Slip-On Exhaust Installation
Installing a set of slip-on exhaust pipes is one of the simplest, most inexpensive ways for you to get your bike to sound the way you want it to as well as increase performance. The guide below is generic guide on the process and includes several helpful hints to make any exhaust change easier.
STEP 1: The first thing you’re going to want to do if you’ve recently rode your bike is to make sure that the exhaust is cool enough to work on. The last thing you want to do is sideline your project due to a burn injury. Next make sure your bike is secure. You don’t want it tipping over while you’re working on it. The best method is to put it on a lift secured with straps, but if you have to do the work on your garage floor make sure that you’re on level ground, your kickstand is locked, and even then you’ll want to be careful. It is also a good idea to wear protective gear such as gloves and protective eye wear anytime you’re working on your bike.
STEP 2: Layout all the tools you’ll need for the job. Generally the instructions should include a list of tools needed but if you’re not sure what all you’ll need below is a basic list:
- Set of socket wrenches (various sizes)
- Set of crescent wrenches (various sizes)
- Screw drivers (Flathead and Philips)
- Soft towel or something similar to lay parts on to avoid scratching them
- Rags/paper towels & Window cleaner
STEP 3: Ok, you’re finally ready to start tearing things apart. Usually it’s best to start by loosening the exhaust clamps. You’ll want to loosen them enough that the clamps can rotate freely, but there is no need to take them off completely. After you’ve loosened the clamps spray some WD-40® around the connections where the exhaust slides over the headers (on and around the clamps). This will make all the difference in the world when you go to remove them especially if they’ve been on there for a while. If you have the red spray straw that comes with the cans, you can use that to get in some of those hard to reach places.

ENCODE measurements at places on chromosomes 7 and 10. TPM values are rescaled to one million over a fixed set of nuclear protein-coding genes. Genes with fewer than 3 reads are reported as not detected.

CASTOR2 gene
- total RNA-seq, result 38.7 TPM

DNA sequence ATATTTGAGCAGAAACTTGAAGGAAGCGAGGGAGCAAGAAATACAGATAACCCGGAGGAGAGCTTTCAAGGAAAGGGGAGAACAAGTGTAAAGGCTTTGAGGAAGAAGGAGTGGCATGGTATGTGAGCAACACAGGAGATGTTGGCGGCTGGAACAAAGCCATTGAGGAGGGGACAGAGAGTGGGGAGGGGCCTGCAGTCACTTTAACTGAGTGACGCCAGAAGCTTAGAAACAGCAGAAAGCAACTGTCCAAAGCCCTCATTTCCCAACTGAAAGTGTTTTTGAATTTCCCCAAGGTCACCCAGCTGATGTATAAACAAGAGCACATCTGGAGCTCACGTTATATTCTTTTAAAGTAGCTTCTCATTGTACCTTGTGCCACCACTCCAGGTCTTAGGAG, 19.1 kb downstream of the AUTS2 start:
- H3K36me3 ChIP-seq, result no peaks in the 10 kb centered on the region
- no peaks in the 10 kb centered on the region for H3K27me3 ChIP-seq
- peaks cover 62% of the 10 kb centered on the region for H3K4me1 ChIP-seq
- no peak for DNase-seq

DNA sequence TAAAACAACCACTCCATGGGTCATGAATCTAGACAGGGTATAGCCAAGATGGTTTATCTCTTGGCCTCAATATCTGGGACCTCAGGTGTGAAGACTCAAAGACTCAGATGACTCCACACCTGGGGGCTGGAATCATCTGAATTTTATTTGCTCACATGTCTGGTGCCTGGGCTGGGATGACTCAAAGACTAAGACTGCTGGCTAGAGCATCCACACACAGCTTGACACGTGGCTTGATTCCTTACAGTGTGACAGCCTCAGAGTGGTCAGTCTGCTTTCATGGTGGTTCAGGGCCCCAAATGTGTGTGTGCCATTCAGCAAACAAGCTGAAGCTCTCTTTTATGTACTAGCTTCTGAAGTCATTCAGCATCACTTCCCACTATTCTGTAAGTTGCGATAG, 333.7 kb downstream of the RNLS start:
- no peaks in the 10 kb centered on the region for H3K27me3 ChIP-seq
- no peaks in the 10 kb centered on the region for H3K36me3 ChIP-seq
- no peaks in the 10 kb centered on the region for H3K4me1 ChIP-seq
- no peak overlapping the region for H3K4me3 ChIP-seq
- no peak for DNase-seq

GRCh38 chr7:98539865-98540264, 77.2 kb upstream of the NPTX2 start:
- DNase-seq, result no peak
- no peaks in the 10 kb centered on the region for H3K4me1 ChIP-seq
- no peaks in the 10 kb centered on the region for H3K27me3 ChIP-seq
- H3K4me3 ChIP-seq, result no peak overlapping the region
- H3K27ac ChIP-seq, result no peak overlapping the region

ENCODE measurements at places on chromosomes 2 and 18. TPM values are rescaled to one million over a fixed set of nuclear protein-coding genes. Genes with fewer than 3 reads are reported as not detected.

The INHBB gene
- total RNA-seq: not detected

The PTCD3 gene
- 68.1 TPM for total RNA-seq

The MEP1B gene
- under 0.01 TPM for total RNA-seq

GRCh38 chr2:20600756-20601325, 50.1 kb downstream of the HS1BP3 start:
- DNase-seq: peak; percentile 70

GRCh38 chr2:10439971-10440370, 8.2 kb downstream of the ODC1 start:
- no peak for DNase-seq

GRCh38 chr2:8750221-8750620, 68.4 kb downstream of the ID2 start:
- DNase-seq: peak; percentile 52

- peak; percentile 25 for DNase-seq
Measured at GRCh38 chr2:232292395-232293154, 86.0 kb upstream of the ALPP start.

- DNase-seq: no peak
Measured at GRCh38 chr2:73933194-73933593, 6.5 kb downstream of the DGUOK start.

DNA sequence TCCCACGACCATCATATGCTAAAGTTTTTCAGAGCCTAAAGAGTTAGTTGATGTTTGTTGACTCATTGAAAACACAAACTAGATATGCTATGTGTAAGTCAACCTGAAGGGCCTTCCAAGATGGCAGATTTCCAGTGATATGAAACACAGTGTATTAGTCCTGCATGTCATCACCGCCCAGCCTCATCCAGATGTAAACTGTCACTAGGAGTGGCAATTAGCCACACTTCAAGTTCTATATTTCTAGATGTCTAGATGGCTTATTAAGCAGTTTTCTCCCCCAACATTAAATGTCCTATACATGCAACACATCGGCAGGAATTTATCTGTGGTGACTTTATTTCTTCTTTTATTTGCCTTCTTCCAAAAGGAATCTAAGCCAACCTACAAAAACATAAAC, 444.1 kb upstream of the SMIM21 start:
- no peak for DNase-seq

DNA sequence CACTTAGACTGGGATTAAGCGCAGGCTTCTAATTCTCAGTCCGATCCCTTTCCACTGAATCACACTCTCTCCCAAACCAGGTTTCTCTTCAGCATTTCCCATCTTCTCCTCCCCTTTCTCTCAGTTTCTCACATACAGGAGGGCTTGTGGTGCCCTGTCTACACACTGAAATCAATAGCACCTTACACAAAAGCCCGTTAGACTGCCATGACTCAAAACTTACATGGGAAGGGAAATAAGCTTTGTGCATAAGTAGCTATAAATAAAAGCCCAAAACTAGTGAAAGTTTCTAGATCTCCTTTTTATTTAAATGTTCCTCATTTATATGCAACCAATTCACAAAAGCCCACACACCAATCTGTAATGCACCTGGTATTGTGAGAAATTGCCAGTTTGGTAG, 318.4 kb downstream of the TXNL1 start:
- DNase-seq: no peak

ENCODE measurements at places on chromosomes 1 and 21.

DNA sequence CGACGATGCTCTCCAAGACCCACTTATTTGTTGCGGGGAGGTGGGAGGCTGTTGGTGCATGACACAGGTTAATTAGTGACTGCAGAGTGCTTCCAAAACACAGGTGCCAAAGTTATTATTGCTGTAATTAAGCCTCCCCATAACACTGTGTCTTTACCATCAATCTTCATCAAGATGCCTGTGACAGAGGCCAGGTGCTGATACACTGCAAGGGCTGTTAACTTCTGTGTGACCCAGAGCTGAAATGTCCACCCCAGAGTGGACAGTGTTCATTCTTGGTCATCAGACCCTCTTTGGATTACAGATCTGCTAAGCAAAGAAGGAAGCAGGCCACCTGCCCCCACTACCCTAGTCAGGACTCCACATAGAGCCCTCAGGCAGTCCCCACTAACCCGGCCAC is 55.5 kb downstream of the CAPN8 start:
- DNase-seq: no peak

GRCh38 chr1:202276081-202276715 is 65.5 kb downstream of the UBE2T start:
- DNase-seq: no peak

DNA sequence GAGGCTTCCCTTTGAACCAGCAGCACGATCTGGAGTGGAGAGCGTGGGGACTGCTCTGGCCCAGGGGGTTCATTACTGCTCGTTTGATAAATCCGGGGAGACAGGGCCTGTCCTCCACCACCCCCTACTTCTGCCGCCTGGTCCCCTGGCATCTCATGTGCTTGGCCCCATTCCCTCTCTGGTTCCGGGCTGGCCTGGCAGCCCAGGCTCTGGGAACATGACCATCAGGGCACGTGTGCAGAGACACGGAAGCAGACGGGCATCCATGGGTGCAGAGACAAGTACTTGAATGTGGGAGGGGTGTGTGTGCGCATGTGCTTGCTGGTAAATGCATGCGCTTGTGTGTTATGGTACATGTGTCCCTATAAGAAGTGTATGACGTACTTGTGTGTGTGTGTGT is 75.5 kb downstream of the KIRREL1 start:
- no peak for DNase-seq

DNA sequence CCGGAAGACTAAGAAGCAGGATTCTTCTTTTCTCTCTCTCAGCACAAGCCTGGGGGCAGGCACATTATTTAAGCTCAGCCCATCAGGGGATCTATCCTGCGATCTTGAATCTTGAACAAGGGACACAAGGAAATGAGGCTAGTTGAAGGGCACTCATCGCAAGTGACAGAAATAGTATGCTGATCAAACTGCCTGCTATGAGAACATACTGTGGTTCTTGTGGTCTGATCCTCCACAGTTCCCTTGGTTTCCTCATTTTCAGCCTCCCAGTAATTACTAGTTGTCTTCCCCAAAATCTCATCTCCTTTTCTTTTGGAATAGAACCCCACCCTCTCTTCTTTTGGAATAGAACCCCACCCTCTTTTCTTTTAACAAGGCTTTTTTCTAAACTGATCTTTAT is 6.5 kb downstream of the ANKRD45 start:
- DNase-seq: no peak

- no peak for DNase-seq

STEP 4: Now that you’ve got the exhaust clamps loose, the next step is to disconnect your exhaust from the mounting brackets. Most, but not all exhaust, are mounted to the frame in some fashion or another, usually by a few bolts. These can often times be hard to get to which makes having a variety of tools handy very helpful.
STEP 5: After disconnecting the exhaust from the mounting points you should be ready to remove them. If you sprayed the connections with WD-40® they should come off fairly easily, but if they’re still giving you a hard time try grabbing them on the back side and rotating them in a circular motion as you pull backwards. Once you’ve removed your factory exhaust place it on a towel or other soft surface out of the way where it won’t be damaged.
STEP 6: Now it’s time to install your aftermarket slip-on exhaust. First you’ll want to take the exhaust clamps from your factory pipes and slide them over your new exhaust. If your new exhaust utilizes any of your factory heat shields now might be a good time to install those as well. Once you’ve got everything ready slip your new exhaust on to the headers and line them up to the mounting points. It’s a good idea to get the bolts started for the mounting points before you tighten down the exhaust clamps. It is also a good idea to get all the mounting bolts started before tightening any one down. If there is one or two mounting bolts you aren’t able to get started you might try tightening down a few of the other to see if that brings everything into alignment, or you might removing the other bolts and try starting those first. Once you’ve got all the bolts started go through and tighten them one-by-one and then go back through and double check them all to make sure they’re tight. Sometimes as you tighten other bolts it brings things closer together loosening previous bolts so it’s always a good idea to go back through and double check. Depending on your mounting system you may also want to use Locktite® or devices such as lock washers to prevent the bolts from vibrating loose.
STEP 7: Now that you’ve got your new exhaust securely tightened to the frame, it’s time to tighten down your exhaust clamps. Make sure that the exhaust clamps are just slightly behind the edge of your new exhaust. Too far forward or backward and you won’t get proper clamping pressure and may end up with an exhaust leak.
STEP 8: Using a soft rag/paper towel and window cleaner make sure to wipe down your newly installed exhaust removing any oils or fingerprints. If you start your bike before removing these it can burn them onto the pipe making them difficult to remove. When you do start your bike for the first time you may notice a little smoke coming from the connection near your exhaust clamps. Don’t worry this is most likely just some leftover WD-40® being burnt off and shouldn’t last long.
STEP 9: Make sure you have your bike properly tuned before you take it out for a ride. Most anytime you make an exhaust change, you’ll be affecting the amount of back pressure to the engine which in turn will affect the Air/Fuel or A/F ratio of your engine. To ensure your bike runs smoothly and to prevent damage to your engine and newly installed exhaust you’ll want to make sure you have it properly tuned.